Thursday, January 19, 2012
January 19 – Wall Street Monks
Did you think we would let the fellas off the monastic hook? Certainly not . . . that would be to love them less.
For the working man or woman, it is imperative that the job never become a nose ring, leading the monastic into the marketplace like a great behemoth of a bull led to slaughter behind a child, for the child holds the rope! Never to possess one’s own day is demoralizing at best and dangerous in its effect.
Believers, Christians in all walks of life, in every nation, those with hearts toward God and a love of the Gospel of Jesus Christ, have surrendered their most cherished possession: the day that the Lord hath made and given them to enjoy.
Today, the doors of Cor Unum Abbey are open wide. Come in, come in! Come in and seize the day! The Abbess greets you with the Carmelite greeting: “Passio Christi, conforta me!” Passion of Christ, comfort me! How wise, how wise, that those at the door understand: comforts will be left behind, but in order that peace and security and the very God of all comfort may be found.
Has a man ever lived who, at some time or another, did not have a desperate need for friendship with God, that his requests would be heard and his needs met by a Friend, One Who sticks closer than a brother, One Who heals the sick and delivers the oppressed and raises the dead, one Who can find tax money in the mouth of a fish? The Wall Street monk knows that it would be too shameful a thing to need that Friend and never to have sought – or even permitted – His friendship, never to have called His name when He was near.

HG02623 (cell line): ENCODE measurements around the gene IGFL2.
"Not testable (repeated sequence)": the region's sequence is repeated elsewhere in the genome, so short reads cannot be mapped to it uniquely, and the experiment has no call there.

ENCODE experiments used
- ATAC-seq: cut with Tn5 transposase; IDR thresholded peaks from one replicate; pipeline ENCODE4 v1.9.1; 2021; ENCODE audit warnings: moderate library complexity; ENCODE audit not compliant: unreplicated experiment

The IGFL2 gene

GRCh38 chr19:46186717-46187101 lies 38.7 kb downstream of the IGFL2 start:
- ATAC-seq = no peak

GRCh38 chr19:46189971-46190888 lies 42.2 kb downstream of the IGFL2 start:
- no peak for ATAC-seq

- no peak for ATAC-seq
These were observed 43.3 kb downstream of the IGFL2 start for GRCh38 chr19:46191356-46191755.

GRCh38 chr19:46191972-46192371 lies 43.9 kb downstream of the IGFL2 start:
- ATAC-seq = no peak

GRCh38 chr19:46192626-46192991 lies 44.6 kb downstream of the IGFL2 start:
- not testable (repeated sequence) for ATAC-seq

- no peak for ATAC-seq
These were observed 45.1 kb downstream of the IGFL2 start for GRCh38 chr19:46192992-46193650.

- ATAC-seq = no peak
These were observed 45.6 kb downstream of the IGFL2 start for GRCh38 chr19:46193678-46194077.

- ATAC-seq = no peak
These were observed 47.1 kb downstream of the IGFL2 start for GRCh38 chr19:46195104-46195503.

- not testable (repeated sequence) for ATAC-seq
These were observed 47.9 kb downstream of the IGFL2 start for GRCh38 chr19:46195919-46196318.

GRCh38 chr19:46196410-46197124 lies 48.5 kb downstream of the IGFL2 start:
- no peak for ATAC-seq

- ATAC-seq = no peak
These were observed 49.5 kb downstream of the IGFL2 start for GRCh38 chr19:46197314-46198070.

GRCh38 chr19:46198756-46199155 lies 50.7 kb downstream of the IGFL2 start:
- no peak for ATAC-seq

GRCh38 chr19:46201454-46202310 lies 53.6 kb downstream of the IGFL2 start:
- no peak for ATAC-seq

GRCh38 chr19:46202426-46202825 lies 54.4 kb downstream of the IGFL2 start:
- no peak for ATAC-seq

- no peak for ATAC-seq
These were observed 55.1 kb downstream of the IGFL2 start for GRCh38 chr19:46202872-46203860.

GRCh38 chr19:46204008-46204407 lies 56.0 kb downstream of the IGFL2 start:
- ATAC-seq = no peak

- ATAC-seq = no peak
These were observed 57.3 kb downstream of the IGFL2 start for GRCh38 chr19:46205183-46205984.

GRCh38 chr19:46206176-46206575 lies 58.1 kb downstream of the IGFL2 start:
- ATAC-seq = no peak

The Wall Street monk knows that this friendship is needed every desperate day, even when life is good and everything’s coming up roses and daffodils and when there is someone lovely and spectacularly enjoyable to whom they may be given . . . this friendship proves the desperation of life without such a Friend, on the best of days.
“I need a little relaxation.” “I need to unwind.” “I’ve been on point all day.” The wise man doesn’t negate these claims, but rather validates them by making sure he receives the true rest and recharging that he truly needs, and the Wall Street monk knows that He, the Lord, is our Peace. The monastic man is the abbot of his own soul, for Jesus’ sake, here in Cor Unum, the monastery of the heart.
"Speak Friend and Enter"